• Models gathered outside the Met demanding lawmakers to pass the Fashion Workers Act
  • They also called out the decision to honor late designer Karl Lagerfeld at this year's Met Gala
  • The Fashion Workers Rights bill remains under consideration of the Senate Labor Committee

Several models and fashion designers rallied outside the Metropolitan Museum of Art in New York on Sunday demanding basic protection for workers in the $2.5 trillion global fashion industry.

Led by New York-based labor advocacy organization Model Alliance, models gathered outside the museum asking lawmakers to pass the Fashion Workers Act. Model Alliance founder Sara Ziff also called out the Met's decision to honor late designer Karl Lagerfeld, whom the models regard as "misogynistic and problematic."

The theme for this year's Met Gala, which is scheduled to begin Monday, is "Karl Lagerfeld: A Line of Beauty."

"What will undoubtedly be left unsaid about Lagerfeld, who I worked with regularly as a model, is any mention of his problematic attitudes towards women who did not fit his harmful and outdated standards," Ziff said, reported New York Post.

She noted it's high time that the leaders acknowledge the labor issues and rampant abuse in the fashion industry, asking them to condemn, not celebrate, figures who are known for taking advantage of the workers.

What is Fashion Workers Act?

Introduced in the state legislature last year, Fashion Workers Act seeks employment protections for models and others in the industry. Despite massive support from activists, labor organizers and leading industry groups such as the Council of Fashion Designers of America, the bill has failed to come to a vote.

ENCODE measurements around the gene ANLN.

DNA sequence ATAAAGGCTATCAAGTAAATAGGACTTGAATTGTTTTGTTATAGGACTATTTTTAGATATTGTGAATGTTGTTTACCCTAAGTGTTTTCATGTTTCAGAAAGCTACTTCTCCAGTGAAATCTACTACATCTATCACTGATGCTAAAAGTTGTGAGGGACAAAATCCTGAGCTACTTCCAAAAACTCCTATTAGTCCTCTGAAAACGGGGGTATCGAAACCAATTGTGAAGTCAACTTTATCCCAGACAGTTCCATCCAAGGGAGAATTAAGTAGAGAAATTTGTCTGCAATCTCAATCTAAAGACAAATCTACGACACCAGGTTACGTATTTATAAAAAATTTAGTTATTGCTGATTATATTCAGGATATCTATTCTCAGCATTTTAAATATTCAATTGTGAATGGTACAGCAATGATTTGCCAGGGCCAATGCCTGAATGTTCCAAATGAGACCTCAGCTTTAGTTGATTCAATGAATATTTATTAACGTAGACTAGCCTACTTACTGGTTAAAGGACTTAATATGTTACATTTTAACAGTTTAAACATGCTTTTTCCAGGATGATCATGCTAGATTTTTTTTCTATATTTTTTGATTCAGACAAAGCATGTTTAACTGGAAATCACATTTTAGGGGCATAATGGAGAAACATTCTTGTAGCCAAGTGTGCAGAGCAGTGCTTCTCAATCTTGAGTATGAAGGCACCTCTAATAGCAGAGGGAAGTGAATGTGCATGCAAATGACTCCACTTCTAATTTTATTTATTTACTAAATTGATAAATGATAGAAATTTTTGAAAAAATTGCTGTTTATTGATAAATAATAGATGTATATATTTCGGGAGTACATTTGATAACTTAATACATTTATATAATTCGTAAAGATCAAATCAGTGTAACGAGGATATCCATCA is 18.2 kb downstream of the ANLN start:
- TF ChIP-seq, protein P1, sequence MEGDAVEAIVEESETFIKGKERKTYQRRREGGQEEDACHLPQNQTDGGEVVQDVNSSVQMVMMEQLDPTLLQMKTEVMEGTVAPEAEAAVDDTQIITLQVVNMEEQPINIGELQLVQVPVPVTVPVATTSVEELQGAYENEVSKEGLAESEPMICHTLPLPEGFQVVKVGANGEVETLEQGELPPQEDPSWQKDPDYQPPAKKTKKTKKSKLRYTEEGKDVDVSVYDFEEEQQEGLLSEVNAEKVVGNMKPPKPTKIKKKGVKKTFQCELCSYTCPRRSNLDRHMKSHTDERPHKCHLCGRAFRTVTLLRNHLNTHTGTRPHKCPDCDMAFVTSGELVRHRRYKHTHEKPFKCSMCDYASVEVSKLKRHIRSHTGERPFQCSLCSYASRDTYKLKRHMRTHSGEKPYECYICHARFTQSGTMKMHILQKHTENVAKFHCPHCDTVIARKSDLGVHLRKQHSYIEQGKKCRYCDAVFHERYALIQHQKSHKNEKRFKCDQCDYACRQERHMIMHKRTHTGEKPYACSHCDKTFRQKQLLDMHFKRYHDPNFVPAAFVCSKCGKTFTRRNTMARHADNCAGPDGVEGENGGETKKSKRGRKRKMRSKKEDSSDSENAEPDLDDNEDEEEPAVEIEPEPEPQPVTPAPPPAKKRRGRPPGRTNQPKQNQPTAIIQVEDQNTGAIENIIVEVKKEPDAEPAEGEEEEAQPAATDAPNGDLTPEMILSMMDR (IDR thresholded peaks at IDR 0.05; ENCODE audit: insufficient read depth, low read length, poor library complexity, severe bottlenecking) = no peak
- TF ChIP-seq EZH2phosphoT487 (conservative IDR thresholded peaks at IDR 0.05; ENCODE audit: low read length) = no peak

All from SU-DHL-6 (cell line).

Supporters of the Fashion Workers Act, including the likes of Sen. Brad Hoylman, D-N.Y., and Rep. Karines Reyes, argue that the act, if signed into law, will not only grant workers more control over their work but also provide protections against harassment and abuse, which they say go hand-in-hand with the financial challenges faced by models and other stakeholders.

The Fashion Workers Act calls on management agencies to establish a fiduciary duty to act in the best interests of the workers and also seeks agencies to provide models with copies of contracts and agreements. Most importantly, it aims to protect the health and safety of models by establishing a zero-tolerance policy for abuse, harassment, discrimination and unsafe working conditions. Fashion workers have long been demanding a fair market value with no extra charges cut from their income.

The Fashion Workers Act is under consideration of the Senate Labor Committee, Hoylman said. If signed into law, the proposed bill would require fashion companies to accept legal responsibility to work in the best interest of their employees.

Model Rozi Levine believes the act would help people like her escape the vicious cycle of sexual and financial abuse.

"I have gone months at a time without any income despite the fact that I was consistently being booked," Levine said. "Being forced into this financial struggle made me vulnerable mentally, emotionally, and eventually sexually.

"I was sexually abused because of the financial abuse that I was already facing," Levine told Business of Fashion. "I was receiving paychecks months after being told I was going to receive them. I was receiving random hidden fees taken out from my checks and my bank account directly."

Critics of the bill claim model and talent agencies are being singled out unfairly. Agencies blame brands for unstable working conditions on contract work.

"If brands are the end consumer and they solicit a service from someone, they should be ultimately responsible for paying that person," said Claudia Wagner, co-founder of Ubooker, a talent booking app.

New York has long been a trendsetter and leader in the global fashion industry. New York's fashion industry employs 180,000 people, accounting for 6% of the city's workforce. It helps generate $10.9 billion in total wages, Model Alliance wrote on its website.

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